September 22, 2016
By the time I staggered out of bed this morning, my daughter was already wide awake, dressed for school and eating breakfast. She was rocking her white Chucks and her million dollar smile bright and early at 7:00a.m. today. And my boyfriend had been out of the house for at least an hour, maybe two. I remember feeling his butterfly kisses across my cheeks and nose early this morning, and heard his sweet whisper, “Ok Lovely, have good day. I love you. See you soon.” After hitting the snooze button twice, I dragged myself to the bathroom to shower and get ready for a long day.
As I stood in front of my closet, draped in my pastel pink leopard printed robe, I contemplated what to wear. How do I make a fashion decision on what to wear when my day would consist of the following: work, conference call, funeral at St. Lawrence Martyr Catholic Church in Redondo Beach, a career counseling phone call with a colleague/friend, my annual visit to the gynecologist, and back to work at the Toyota Automotive Museum for an event to launch the 2016 Global Diversity and Inclusion Benchmarks with 75 D&I practitioners from across Los Angeles. What shoes does one wear for such a busy, action-packed day? I opted for a chic but comfortable color-blocked tan, cream, and black sheath with a tan blazer on top. It felt fashionable and conservative without being too churchy and boring. During the day I wore my sensible wedges with my sexy color blocked heels safely tucked away in my car for tonight. There is something about an evening event that just requires sexy heels.
The environment at work has been one of turmoil and change. One of my dearest mentors and former bosses is retiring in about a week. I’ve asked colleague to send cards, photos and notes of gratitude to me so I can paste them into a scrapbook of Memories for Midge. I don’t know how to scrapbook but I’ve got scissors, non-acid glue, colored paper, and an album. Hope it all turns out ok.
Thinking about her retirement and my eventual separation from my place of employment has me feeling sentimental. My buddies at work have already relocated to North Texas so my days at work are much more subdued and quiet. I feel like my friends are gone and that makes for a lot less fun during the workday.
Yesterday, I opened my email and read that one of my colleagues and friends who worked on a huge diversity project with me over the past ten years passed away and her funeral would happen this morning. She will be laid to rest on Friday. I know she has been fighting cancer for years and had spent months at a stretch on medical leave, undergoing various treatments and somehow defying her doctors’ expectations and recovering each time. But I haven’t worked with her for several months and literally just discovered that she had passed away one week ago today.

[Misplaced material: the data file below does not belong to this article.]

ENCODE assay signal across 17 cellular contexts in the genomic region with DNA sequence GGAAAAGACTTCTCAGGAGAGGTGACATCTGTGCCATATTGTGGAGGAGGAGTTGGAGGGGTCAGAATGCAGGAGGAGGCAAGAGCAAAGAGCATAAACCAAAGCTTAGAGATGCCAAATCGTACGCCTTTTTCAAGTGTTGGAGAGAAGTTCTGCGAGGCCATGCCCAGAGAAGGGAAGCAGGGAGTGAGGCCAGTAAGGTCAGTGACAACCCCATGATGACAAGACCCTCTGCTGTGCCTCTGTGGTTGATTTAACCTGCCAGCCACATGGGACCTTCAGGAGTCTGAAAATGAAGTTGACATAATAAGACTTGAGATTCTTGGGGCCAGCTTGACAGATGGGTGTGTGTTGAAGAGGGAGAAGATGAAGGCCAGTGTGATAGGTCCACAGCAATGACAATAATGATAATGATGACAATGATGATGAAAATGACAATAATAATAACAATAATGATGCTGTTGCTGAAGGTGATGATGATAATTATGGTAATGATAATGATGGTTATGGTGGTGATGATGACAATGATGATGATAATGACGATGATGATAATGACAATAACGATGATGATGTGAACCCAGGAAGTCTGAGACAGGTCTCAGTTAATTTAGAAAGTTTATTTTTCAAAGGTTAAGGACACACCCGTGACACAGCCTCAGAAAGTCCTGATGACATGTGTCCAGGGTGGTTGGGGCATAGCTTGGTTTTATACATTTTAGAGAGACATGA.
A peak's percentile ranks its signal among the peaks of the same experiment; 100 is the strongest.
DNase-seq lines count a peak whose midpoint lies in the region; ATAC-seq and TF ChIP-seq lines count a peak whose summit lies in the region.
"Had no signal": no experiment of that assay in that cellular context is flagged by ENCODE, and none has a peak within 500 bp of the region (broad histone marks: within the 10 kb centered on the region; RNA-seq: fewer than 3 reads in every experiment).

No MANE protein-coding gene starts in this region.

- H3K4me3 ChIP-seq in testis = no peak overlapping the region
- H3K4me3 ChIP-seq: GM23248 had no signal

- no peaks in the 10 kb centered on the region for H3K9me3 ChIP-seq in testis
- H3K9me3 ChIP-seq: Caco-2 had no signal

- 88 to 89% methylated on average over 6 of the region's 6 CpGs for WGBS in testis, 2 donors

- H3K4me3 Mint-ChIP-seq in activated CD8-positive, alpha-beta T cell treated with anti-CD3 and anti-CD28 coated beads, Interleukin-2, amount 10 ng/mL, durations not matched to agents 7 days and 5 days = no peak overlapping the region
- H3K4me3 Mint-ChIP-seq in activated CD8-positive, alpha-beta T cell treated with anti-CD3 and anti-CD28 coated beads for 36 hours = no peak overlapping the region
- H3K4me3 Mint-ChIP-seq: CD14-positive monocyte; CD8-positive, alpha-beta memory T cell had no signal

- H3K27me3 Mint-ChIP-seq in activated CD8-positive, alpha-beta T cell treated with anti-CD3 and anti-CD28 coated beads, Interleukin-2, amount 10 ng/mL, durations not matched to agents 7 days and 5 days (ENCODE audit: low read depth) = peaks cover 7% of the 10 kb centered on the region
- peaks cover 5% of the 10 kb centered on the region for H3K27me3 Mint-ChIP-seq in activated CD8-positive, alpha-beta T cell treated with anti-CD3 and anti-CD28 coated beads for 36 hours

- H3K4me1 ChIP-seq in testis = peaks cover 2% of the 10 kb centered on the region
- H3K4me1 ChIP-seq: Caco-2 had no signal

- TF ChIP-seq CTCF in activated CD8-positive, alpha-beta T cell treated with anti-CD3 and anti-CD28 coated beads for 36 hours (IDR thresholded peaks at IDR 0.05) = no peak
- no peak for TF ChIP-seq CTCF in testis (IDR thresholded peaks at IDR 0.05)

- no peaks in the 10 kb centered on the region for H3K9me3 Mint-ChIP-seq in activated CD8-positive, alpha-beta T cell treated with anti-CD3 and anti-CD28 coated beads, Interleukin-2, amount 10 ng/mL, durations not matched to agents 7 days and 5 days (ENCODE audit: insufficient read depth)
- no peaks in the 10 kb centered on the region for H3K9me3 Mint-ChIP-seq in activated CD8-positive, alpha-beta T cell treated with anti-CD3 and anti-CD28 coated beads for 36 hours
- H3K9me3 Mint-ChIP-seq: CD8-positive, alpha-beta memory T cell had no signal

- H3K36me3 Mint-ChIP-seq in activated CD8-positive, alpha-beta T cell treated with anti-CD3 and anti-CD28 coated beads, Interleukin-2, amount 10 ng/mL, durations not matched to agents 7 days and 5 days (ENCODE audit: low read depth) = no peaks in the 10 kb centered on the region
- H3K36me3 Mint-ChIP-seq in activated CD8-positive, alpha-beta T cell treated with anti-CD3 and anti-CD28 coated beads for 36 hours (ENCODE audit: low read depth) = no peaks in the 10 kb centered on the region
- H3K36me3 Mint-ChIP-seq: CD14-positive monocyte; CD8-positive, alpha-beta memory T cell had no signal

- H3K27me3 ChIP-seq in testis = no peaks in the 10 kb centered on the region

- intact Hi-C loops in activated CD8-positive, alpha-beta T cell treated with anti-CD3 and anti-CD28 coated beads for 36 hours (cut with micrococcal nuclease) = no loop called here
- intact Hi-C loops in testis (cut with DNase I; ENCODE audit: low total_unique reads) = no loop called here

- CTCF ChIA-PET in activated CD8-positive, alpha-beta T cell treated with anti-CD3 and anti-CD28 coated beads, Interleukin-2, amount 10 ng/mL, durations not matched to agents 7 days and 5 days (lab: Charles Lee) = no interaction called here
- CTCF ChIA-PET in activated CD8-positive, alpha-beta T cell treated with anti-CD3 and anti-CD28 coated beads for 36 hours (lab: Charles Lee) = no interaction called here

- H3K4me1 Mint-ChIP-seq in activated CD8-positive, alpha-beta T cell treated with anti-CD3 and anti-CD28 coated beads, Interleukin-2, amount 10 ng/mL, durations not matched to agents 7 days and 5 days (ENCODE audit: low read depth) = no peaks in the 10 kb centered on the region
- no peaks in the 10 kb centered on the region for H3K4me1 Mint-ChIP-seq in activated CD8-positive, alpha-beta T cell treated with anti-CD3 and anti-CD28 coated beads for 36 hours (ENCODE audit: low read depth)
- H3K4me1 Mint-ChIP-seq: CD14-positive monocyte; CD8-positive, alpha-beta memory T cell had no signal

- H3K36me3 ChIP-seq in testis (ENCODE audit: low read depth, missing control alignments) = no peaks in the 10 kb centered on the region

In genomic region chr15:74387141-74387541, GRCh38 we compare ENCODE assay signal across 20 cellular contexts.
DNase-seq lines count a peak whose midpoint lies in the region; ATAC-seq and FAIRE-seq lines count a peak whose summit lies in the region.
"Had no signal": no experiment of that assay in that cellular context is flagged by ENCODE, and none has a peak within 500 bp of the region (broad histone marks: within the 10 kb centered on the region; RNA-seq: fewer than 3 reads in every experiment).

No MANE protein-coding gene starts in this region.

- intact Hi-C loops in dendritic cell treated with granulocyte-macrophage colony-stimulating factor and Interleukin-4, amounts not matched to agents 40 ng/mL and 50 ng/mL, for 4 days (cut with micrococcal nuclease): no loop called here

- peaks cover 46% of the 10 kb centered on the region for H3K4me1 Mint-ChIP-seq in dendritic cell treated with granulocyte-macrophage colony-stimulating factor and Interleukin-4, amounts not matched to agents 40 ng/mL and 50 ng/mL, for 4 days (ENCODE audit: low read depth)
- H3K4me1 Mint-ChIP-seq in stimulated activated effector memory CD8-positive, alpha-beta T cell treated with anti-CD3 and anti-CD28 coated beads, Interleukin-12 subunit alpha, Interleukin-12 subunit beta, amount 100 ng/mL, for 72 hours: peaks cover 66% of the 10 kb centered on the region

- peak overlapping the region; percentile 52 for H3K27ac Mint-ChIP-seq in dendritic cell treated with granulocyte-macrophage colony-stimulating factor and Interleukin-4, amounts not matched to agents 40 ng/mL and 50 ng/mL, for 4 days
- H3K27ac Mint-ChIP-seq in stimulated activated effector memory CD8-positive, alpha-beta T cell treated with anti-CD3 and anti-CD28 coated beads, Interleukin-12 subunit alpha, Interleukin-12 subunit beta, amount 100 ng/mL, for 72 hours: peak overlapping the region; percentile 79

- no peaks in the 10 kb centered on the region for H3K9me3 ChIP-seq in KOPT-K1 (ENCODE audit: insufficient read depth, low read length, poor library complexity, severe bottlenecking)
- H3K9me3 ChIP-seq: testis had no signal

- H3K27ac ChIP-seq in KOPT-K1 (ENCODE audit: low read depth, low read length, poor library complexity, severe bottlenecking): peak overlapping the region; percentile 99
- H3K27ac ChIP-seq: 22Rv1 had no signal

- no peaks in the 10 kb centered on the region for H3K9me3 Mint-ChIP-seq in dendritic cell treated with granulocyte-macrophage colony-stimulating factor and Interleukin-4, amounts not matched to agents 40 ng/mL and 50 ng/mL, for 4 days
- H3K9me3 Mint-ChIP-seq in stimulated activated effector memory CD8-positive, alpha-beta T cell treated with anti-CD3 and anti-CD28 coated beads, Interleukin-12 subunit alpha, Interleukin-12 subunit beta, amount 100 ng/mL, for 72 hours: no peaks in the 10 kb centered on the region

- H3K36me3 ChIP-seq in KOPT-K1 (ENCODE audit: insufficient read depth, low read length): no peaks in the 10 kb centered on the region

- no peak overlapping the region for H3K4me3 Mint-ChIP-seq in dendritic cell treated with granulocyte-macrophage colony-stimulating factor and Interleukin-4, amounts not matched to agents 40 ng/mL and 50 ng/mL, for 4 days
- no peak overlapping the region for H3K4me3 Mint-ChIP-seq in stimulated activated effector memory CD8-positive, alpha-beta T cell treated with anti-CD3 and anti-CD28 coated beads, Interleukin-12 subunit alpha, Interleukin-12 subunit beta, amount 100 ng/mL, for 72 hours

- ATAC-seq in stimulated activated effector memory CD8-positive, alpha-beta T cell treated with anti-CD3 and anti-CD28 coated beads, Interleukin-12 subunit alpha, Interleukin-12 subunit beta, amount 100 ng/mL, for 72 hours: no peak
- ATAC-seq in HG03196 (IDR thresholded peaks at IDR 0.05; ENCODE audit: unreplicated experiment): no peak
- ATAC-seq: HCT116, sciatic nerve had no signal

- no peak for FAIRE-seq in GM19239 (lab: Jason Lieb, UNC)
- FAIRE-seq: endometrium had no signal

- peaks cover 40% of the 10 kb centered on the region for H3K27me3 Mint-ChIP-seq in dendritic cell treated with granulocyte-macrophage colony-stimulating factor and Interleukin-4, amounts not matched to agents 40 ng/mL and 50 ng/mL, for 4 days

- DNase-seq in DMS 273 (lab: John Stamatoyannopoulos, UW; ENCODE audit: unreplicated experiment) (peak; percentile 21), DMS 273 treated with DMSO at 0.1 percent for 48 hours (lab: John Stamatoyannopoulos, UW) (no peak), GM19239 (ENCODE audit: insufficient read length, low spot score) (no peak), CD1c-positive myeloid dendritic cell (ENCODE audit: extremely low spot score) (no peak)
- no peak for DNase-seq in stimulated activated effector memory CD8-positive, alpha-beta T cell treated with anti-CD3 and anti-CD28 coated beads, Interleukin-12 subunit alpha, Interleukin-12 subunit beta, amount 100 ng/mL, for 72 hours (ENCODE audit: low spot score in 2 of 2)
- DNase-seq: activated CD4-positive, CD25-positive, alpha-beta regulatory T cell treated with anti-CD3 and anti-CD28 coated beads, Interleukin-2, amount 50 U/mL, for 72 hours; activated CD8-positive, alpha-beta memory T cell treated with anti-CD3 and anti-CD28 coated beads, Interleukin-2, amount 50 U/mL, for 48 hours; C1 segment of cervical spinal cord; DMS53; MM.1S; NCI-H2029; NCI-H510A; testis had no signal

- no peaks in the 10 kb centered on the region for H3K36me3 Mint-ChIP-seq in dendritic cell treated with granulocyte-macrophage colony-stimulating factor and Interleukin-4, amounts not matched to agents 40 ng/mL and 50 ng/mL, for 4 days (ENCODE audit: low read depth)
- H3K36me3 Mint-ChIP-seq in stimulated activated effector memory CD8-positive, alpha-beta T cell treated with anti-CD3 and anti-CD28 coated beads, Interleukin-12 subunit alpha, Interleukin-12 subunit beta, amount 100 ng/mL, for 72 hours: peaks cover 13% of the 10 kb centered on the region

Death is a part of life, right? We are put on this earth to contribute somehow by living a full and productive life. Some of us teach, some of us work, and others of us take care of the planet and the planet inhabitants unselfishly and freely. But cancer. Why do some people have to fight against a disease like cancer to have the strength to teach, to work, and to give freely? It doesn’t seem fair that the people who seem the most generous and selfless have to fight against cancer. Why don’t more assholes and racists and bigots and misogynists and murderers and pedophiles get cancer? Why do the nicest people get hit with one of the cruelest diseases?
Cancer make no sense to me. Wikipedia says that Cancer is a group of diseases involving abnormal cell growth with the potential to invade or spread to other parts of the body. Not all tumors are cancerous; benign tumors do not spread to other parts of the body. Possible signs and symptoms include a lump, abnormal bleeding, prolonged cough, unexplained weight loss and a change in bowel movements. While these symptoms may indicate cancer, they may have other causes. Over 100 cancers affect humans. I think about all of the loved ones my family has lost to cancer. I think about my dear friends who are fighting against cancer right now, as I typed these words across my Kensington keyboard. The article goes on to say that 15% of deaths are caused by cancer. Cancer also increased the risk of anxiety and depression in patients who already have a propensity for it. I hate cancer.
The funeral was filled with choir songs, as my friend was an extremely talented singer who loved all kinds of music. The young priest talked about how even though we are mourning, today would be about the celebration of life and reconnecting with our faith, as my friend stood strong in her religious beliefs. Even though funerals suck the energy out of me, I think it was good for me to attend Mass today. I thanked God for my many blessings, I prayed for the health of my family and friends, and I sat still for over an hour. A few minutes of meditation did me good today, as the world is in turmoil around us. I sat still and remembered my friend and was reminded that cancer sucks, life is short, and we must Live Aloha all in, every day.